Tuesday, March 31, 2009

Keeping up with Family and Wasted Time

In my family, people tend to assume that everyone knows the same things they know. But gossip is usually only that efficient when you don't want it to be. So if something happens, and I don't hear about it, I don't know that I don't know, so I don't ask, and they don't know that I don't know, so they don't tell me. And most of my relatives live far away. So I might hear that someone was divorced, for example, but not that they'd remarried. Or that they'd remarried when I wasn't aware they had divorced. I also have a plethora of cousins on both sides of the family that I lost touch with years ago.

About a month ago, I reluctantly joined Facebook for the same reason I reluctantly joined MySpace a few months earlier: a friend had posted something I wanted to see, and I had to join to see it. This post is not about Facebook or Myspace, both of which I think are a waste of time. But I want to explain how I found something more useful and enjoyable.

I never really got into MySpace. I think I must have resisted their appeals to let them search my address book for friends who were already members. Whether I cooperated more or not, I found more of my friends and family on Facebook. What a time eater! While it was nice to find out about friends I'd lost touch with, but that our mutual friends hadn't, it's all to easy to sit down to check your email and spend the next several hours searching your friends' friends to see who else you know, chatting about nothing with people you barely know, reading status updates that are mostly meaningless drivel, and taking stupid quizzes full of advertising just because your friends did.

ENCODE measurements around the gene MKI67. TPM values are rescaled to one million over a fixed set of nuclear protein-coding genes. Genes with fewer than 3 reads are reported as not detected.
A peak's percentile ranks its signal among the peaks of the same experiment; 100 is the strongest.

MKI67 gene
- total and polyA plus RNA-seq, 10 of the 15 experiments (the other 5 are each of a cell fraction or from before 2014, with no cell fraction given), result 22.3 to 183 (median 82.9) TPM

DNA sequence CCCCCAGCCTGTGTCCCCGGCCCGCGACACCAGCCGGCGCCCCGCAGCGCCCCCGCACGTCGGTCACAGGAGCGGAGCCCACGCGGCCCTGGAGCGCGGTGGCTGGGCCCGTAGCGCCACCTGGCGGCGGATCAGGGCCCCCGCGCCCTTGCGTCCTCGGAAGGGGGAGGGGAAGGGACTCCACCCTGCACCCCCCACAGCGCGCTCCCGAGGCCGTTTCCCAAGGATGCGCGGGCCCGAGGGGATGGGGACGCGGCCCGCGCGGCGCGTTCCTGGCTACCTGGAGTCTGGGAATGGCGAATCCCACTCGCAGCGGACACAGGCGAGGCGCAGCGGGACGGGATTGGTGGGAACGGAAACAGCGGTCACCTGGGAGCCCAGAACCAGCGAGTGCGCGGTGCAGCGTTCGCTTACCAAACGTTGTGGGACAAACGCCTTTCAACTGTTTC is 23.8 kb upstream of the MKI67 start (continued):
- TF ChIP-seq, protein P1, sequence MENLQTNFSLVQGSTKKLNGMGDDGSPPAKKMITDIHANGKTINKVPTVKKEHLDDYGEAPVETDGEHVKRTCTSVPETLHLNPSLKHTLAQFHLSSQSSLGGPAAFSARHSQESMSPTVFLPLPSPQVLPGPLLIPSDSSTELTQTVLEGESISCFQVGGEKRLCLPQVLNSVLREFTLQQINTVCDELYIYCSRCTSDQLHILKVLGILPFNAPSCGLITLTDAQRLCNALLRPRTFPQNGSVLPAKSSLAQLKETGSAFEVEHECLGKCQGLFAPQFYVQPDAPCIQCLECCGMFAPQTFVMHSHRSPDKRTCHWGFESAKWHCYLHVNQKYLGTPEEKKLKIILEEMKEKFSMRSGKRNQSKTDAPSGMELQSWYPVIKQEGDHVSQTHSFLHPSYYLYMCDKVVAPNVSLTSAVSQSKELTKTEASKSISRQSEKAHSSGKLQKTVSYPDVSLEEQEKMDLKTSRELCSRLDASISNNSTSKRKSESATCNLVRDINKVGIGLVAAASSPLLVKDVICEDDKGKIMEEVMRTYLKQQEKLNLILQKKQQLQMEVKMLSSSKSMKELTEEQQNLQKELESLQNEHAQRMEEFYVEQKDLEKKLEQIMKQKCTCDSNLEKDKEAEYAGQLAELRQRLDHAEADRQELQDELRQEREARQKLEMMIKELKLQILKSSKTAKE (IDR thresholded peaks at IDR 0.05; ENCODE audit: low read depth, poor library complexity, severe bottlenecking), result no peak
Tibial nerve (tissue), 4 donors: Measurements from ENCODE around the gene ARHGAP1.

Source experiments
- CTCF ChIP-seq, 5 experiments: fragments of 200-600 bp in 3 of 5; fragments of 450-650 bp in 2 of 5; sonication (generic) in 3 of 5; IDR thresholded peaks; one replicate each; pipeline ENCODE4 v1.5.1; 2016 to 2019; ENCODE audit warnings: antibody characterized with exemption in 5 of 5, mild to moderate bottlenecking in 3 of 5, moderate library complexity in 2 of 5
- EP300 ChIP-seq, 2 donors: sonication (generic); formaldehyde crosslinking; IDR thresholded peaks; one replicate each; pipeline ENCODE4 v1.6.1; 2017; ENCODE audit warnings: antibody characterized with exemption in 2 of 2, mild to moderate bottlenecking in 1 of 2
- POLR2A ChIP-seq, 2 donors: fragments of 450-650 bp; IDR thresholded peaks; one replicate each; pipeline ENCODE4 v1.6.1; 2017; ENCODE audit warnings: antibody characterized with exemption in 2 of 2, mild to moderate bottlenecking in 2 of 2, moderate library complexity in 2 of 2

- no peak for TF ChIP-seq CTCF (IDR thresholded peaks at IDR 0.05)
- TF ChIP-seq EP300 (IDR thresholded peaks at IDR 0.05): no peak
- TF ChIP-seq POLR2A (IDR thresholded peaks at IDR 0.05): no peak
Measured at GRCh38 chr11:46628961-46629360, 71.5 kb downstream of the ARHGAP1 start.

I did run into some cousins I hadn't seen in a long time. Then I stumbled on Facebook's family tree. It stinks! It's not just the annoying ads and the endless survey questions obviously designed to target the ads and sell you more stuff, you can only add your direct ancestors or descendants. After several hours of tinkering, I still couldn't add even one brother, sister, uncle, aunt, or cousin. I mentioned this to my aunt, and she said, "Don't you know about Geni.com? Your mom posted some stuff over there."

WOW! What an improvement! I'd often thought it would be nice to construct a family tree, but there were too many family members I'd lost touch with, the ones I hadn't didn't have much time to fill me in, and even their knowledge of family history was limited. It turns out several family members have already put in information. All I have to do is fill in any missing parts I can, merge it with their trees, and we can all share information. The tree shows how we're related, but then there is a profile for each person, photo and video albums, a calendar to keep track of birthdays, anniversaries, &c., a timeline for each person's major life events, and more stuff I haven't tried yet. You can selectively import information from your address book and/or Facebook, and control who is able to view that information.

Now I'm catching up with cousins I haven't seen in twenty years, seeing pictures of their children I hadn't even heard about before, and even emailing and chatting with aunts, uncles, and cousins. We're sharing photos, including photos of earlier generations that only a few had copies of, and most of us had never seen. When families are scattered all over the world, it's nice to see a site like this bringing them together. Time consuming? Yes, but worth it!


Blogger Bob Wingate said...

Thanks for your email introducing me to Geni. I'm still working on getting my family all in...it'll take a while to locate all my source material. Then, I'll invite some relatives on to add what info I don't have or make corrections.

I can't spend too much time on it all at once. But it is fun to see all the relationships spread out.

April 3, 2009 at 9:03 PM  

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